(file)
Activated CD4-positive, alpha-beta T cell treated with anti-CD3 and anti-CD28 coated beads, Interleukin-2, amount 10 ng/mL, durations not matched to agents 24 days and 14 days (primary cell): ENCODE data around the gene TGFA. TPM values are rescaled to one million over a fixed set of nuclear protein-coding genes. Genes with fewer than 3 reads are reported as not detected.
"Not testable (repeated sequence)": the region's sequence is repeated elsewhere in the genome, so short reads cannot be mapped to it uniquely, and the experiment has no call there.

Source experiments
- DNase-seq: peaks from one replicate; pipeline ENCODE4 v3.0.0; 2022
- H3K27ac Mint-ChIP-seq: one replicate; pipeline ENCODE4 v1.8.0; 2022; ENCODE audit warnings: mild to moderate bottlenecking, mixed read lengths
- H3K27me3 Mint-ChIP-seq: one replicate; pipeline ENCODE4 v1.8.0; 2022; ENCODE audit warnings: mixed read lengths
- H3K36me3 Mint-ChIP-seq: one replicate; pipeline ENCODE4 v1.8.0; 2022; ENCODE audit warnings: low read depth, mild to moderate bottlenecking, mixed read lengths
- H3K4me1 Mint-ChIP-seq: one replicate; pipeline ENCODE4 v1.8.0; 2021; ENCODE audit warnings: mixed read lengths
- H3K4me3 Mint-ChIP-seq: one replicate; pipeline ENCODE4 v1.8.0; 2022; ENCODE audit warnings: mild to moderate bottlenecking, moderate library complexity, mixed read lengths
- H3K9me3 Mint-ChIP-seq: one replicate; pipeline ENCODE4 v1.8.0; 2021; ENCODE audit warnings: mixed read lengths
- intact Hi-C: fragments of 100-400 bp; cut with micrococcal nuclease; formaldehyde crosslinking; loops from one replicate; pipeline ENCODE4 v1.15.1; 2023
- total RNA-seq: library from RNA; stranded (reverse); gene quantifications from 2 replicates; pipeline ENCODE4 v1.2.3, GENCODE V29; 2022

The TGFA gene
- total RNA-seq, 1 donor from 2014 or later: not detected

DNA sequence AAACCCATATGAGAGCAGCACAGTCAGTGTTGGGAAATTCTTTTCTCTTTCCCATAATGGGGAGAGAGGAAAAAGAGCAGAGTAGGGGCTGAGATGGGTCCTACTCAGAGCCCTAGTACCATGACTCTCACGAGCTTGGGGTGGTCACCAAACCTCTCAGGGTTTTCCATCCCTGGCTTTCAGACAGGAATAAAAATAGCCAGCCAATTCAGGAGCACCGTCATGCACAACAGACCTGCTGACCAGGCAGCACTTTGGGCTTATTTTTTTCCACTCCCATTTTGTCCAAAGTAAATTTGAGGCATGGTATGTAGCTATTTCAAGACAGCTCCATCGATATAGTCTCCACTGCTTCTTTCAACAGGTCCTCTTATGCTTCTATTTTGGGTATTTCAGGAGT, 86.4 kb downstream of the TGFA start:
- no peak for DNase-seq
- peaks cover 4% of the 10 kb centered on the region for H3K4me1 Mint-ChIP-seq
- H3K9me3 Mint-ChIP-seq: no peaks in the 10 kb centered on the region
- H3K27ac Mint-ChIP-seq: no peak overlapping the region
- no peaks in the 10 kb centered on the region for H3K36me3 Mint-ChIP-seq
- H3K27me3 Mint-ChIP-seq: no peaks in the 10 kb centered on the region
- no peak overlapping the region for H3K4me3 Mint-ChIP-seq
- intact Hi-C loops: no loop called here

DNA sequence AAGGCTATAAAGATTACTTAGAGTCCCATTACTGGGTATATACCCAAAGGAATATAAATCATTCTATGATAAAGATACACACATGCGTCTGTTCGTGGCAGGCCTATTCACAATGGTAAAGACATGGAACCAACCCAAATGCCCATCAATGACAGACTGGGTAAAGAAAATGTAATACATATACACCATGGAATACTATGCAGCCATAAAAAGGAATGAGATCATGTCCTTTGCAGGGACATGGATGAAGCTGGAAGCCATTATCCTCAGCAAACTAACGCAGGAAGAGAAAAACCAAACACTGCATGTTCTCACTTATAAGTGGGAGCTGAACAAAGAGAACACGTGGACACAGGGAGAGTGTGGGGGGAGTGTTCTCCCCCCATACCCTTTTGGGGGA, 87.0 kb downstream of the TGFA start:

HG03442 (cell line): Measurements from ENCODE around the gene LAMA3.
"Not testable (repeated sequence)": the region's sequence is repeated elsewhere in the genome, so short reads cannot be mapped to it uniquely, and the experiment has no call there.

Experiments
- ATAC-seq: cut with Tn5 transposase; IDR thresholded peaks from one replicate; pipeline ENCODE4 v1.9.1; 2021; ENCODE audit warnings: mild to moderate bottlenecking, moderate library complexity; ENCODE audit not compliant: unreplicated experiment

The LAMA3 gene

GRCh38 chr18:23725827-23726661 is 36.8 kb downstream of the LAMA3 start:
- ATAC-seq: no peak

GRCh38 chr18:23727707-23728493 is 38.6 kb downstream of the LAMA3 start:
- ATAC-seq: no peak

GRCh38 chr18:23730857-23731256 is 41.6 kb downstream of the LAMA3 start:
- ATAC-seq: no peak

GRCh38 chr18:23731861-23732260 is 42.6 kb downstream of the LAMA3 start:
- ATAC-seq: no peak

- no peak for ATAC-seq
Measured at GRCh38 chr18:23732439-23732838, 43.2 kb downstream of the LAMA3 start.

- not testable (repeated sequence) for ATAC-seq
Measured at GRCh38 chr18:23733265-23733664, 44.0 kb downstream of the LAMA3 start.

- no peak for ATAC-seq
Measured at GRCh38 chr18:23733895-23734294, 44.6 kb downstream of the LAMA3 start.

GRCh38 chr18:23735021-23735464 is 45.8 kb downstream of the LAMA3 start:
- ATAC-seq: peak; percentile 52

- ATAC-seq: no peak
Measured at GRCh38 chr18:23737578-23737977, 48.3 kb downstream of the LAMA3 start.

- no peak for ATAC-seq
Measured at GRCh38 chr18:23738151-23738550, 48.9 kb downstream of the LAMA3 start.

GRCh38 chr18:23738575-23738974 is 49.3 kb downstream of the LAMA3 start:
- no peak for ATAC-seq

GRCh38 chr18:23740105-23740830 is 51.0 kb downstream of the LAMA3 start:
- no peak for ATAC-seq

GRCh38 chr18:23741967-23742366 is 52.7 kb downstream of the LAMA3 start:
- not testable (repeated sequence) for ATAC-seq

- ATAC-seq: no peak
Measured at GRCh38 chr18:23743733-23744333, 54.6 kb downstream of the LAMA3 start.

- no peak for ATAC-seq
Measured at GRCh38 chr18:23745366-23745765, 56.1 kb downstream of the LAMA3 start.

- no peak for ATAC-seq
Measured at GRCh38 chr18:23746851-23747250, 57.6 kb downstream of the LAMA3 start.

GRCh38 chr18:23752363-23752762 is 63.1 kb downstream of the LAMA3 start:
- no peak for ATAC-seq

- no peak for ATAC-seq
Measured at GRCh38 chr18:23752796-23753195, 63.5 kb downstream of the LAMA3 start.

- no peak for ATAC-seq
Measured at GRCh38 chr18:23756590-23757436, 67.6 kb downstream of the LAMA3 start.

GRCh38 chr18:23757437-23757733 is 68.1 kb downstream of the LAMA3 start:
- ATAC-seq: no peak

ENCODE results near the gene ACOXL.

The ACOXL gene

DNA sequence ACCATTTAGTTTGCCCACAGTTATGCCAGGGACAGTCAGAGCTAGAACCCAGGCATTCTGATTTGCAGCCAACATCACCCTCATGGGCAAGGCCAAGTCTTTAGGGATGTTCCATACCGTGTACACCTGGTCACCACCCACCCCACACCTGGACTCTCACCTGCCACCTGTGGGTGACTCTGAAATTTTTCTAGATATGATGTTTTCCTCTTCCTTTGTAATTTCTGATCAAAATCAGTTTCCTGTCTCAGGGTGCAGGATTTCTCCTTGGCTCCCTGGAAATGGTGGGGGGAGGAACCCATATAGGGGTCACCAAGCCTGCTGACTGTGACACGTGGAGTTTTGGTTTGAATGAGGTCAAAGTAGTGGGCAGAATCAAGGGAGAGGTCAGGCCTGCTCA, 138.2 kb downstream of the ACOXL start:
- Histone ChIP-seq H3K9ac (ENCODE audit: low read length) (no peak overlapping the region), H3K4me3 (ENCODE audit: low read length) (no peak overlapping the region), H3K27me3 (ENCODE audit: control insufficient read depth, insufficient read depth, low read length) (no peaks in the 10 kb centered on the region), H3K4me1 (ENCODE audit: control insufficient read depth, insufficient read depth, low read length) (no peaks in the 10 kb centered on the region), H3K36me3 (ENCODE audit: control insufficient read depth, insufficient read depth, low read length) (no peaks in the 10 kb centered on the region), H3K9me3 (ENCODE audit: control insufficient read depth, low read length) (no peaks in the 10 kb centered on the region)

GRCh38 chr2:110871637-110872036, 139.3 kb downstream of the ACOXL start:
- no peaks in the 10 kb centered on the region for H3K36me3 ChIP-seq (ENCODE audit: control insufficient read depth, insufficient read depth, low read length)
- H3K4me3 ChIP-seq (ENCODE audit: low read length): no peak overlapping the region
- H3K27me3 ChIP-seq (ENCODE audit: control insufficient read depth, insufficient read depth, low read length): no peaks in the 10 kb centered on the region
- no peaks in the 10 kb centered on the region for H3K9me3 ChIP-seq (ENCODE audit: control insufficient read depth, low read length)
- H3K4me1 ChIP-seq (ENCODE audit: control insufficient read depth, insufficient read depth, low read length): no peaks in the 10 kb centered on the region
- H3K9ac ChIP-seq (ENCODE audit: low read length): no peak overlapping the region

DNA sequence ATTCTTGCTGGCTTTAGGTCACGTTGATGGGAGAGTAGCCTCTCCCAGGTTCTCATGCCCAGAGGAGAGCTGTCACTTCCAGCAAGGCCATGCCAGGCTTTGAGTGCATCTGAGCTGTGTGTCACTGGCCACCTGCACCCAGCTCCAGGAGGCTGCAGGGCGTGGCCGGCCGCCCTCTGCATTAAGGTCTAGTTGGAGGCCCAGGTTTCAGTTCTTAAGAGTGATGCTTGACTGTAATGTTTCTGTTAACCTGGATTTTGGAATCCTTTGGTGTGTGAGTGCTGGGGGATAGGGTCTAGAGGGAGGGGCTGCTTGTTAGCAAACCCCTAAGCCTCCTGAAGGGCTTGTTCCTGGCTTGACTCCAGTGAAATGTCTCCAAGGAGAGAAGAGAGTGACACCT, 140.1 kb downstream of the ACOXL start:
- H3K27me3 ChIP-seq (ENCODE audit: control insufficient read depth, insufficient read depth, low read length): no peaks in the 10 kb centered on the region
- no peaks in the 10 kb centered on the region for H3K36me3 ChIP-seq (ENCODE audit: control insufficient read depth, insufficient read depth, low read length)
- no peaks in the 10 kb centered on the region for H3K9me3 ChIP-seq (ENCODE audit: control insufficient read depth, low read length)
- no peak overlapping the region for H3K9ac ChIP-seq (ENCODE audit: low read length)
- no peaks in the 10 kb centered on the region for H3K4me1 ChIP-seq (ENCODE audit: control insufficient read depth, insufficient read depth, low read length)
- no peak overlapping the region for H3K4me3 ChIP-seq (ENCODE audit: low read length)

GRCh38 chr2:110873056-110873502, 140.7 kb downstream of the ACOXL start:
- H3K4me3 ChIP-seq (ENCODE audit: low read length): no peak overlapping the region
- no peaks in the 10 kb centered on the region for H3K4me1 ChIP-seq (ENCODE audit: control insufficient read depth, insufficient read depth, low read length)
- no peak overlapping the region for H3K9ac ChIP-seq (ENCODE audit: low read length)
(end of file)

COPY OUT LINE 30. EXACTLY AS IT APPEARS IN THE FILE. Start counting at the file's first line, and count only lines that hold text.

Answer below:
GRCh38 chr18:23725827-23726661 is 36.8 kb downstream of the LAMA3 start: